Looking for advice about using Scrivener for writing a scientific PhD thesis

Hi everyone,

I’ve used Scrivener compiling to MMD to LaTeX, then to PDF before, but abandoned it for pure LaTeX due to frustrations with Scrivener (mainly due to my own lack of knowlege and being too short of time to learn what I needed to know).

My PhD thesis isn’t due for another 2 years so I have plenty of time to get to grips :slight_smile: My old workflow was Scrivener and MMD -> Latex, using Mendeley outputting a BibTex file as a citations manager. I had quite a bit of pure LaTeX embedded in my text, but is seemed to work OK.

So, questions.

  1. Is this still the best workflow? I need to include equations, figures with multiple plots, tables and references in my thesis. Pandoc looks interesting but I’ve never used it and not sure what it gives over MMD.

  2. Has anyone got a good tutorial on how to set up Scrivener for this kind of workflow? The ones I used originally are out of date, and the videos I can find on Youtube are not relevant.

Thanks, just trying to make the (re)-learning curve as painless as possible.

I personally think Pandoc adds substantial added value over MMD alone. In particular, direct support of DOCX (many supervisors and editors still use Word…) and full bibliographic support in any output format for a thesis is worth it alone. The MMD or Pandoc workflows are very similar, both work best using Scrivener Styles and the compiler, and post-processing can fully automate final document production. Scrivener’s manual is a great example of a complex MMD > LaTeX workflow, you can download and read through the scrivener project to see how it all works, and my Pandoc workflow is detailed in my signature…

Thanks for the advice - I checked out your workflow and a couple of others and have started to build my own, currently simpler, workflow to ensure that I can do everything I require before I commit to it.

I’m using Zotero with Better BibTex plugin as my reference manager, and have installed the zotpick applescript Application, which works fine.
I compile my document to plain text.
I’ve installed Pandoc and various filters (citeproc, fignos, eqnos etc), and have a simple Pandoc command that converts the plain text to PDF.

I still have to get to grips with styles, but I’ve done quite a lot of webpage/css development so hope it is relatively straightforward.
I have 2 things that I need to get working though: figures and equations. I’m a bit confused by the Scrivener/Pandoc images documentation. I’ve tried using ‘Image linked from File’, the image appears in the document but it doesn’t appear in my PDF. How do I get it to appear in the PDF?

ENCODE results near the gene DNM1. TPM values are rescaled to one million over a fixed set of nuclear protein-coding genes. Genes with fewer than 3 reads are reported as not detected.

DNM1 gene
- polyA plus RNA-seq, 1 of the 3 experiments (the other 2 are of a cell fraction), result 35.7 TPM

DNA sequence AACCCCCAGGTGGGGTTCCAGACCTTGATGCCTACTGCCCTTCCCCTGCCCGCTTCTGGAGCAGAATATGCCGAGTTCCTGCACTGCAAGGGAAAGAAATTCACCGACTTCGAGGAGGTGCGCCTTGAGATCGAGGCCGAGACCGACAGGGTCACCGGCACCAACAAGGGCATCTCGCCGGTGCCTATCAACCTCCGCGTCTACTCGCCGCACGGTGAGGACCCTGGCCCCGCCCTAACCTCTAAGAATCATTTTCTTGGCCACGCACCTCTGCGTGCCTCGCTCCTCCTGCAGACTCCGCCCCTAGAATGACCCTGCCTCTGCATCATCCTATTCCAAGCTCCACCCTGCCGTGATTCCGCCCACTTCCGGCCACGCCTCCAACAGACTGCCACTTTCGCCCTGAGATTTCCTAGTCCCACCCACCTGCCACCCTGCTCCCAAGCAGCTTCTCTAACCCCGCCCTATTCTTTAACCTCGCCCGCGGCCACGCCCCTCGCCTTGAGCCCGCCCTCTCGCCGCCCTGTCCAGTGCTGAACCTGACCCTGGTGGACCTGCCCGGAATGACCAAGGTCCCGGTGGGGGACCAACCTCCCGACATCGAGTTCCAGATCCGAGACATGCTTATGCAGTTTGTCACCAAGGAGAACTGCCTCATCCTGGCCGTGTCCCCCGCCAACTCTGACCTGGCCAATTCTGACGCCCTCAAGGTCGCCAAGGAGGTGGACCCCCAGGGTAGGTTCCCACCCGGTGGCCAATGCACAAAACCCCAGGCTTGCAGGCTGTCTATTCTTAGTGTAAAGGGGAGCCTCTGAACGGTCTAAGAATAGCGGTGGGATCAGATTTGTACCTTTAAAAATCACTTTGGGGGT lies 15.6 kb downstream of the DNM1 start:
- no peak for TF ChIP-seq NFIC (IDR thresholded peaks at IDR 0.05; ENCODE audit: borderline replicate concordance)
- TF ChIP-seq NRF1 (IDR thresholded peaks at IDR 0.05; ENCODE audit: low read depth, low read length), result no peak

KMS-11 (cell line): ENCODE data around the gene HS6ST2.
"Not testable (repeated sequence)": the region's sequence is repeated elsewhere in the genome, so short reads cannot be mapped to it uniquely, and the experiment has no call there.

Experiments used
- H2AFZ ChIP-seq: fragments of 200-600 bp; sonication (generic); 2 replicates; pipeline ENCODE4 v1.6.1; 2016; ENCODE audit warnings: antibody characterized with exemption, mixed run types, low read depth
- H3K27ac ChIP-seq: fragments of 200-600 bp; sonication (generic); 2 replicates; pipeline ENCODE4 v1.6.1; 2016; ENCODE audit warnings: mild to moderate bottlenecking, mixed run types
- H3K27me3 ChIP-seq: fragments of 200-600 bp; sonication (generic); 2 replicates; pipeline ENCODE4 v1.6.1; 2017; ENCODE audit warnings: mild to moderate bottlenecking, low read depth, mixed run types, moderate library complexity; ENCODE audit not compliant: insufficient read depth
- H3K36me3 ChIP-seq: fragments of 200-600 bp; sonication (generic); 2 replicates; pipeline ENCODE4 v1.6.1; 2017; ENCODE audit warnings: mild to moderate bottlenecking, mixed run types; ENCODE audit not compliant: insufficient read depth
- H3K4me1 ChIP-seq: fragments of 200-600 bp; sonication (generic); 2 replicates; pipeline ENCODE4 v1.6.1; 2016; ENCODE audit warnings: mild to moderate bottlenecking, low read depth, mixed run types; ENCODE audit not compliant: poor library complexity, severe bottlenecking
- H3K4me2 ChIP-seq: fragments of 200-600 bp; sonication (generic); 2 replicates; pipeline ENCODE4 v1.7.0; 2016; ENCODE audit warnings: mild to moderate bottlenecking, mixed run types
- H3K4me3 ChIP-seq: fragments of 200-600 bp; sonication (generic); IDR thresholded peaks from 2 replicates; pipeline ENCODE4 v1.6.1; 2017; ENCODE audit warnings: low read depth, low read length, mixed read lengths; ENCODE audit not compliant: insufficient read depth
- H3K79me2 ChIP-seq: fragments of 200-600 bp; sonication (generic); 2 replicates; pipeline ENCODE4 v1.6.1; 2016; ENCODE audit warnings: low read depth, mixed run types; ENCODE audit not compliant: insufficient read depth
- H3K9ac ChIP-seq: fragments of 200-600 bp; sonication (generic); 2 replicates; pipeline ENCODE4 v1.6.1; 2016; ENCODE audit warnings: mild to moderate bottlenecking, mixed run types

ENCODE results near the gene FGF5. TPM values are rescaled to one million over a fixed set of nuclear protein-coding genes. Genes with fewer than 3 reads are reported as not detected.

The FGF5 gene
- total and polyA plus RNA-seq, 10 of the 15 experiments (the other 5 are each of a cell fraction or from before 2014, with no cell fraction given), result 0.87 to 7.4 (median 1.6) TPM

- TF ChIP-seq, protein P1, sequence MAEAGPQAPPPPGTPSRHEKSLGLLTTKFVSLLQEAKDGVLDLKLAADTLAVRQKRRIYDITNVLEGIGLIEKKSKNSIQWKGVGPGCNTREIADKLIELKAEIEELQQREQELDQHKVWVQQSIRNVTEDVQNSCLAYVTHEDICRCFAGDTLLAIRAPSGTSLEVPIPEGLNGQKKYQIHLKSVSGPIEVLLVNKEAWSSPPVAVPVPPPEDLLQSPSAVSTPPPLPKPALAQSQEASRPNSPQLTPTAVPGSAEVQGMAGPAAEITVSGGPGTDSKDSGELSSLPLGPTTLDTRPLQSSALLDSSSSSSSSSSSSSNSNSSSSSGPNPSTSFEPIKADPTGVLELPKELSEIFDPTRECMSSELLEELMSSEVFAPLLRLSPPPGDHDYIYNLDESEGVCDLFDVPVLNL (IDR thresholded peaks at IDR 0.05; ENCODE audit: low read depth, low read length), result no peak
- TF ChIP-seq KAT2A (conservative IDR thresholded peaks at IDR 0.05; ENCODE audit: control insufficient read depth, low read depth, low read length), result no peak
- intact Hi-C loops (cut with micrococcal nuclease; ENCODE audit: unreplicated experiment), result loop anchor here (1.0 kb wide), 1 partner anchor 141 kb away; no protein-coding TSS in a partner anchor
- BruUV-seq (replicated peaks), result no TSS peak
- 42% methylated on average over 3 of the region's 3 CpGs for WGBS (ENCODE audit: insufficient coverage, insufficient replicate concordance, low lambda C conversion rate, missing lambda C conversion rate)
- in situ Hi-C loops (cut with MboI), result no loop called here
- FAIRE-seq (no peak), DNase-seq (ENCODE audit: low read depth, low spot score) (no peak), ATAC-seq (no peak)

For figures - I’m going to have a lot, this is a science PhD thesis, so the figures are the most important part. I’d like to have a link to an external file, so if I change them (they are produced using Python), the figure in the document is automatically updated. I also need to be able to reference them within the text, and have that reference update automatically if the order of figures changes (i.e. Fig 2 changes to Fig. 3). I can do this with LaTeX, can I do it in Scrivener? Also, can I edit the size of images using Markdown.

Equations - what’s the easiest way to get numbered, propertly formatted equations that I can reference in similar fashion to figures?

thanks, I hope this is clear,

Answering my own question here after a whole day of googling and experimenting:

I’ve created my own Pandoc-style format.
For figures, they are in a directory on the same level as my *.scriv, *.md files. I’m using the Pandoc and pandoc-fignos format to put them into the document, e.g.:


and referencing it using clever referencing (needed the cleveref.sty package installed), like +@fig:fig_id.

Equations were similar, using pandoc-eqnos, so in the document:

 $$ y = mx + c $$ {#eq:eq_id}

referenced like +@eq:eq_id.

I’ve put my bibliography in the same directory, and added a script to do the Pandoc md -> pdf conversion. The only things I’ve found were that unlike the command line, I needed to put the full pathnames for pandoc-citeproc and pandoc-xnox.
I also had to add a --pdf-engine option with the full path of pdflatex.

I wanted to avoid the Scrivomatic approach as it seems incredibly complicated and I don’t really have the time to work out what it’s doing. This seems to be working OK so far.

Sounds good, glad you have a workflow that works for you. You can refine this as you go along.

A couple of things, Figures can be given specific sizes:

![Caption](figures/my_fig.png){#fig:1 width=50% }

See link_attributes here: pandoc.org/MANUAL.html#images

And why don’t you use the pandoc fig-nos method to reference figures (@fig:1), as this should be more generic and work with outputs other than LaTeX?

Note that if you use Python to generate your figures, there are supposed to be some Pandoc filters that run code live, so you can generate images as the document is being converted. I use MATLAB (which generates more ugly figures without huge amounts of fiddling) and I usually have to finesse my figures in Illustrator so never went down this road, but it does seem great if the script-generated figures are close to top-copy…

Thanks, I’ll check the Pandoc filters out, the Python figures one sounds very useful.

I’m very new to Pandoc, so I only know what I come across while searching for help!

Sorry for the late reply, this is the filter I referred to above: github.com/LaurentRDC/pandoc-plot — works with many plotting libraries to convert code to graphics during compile…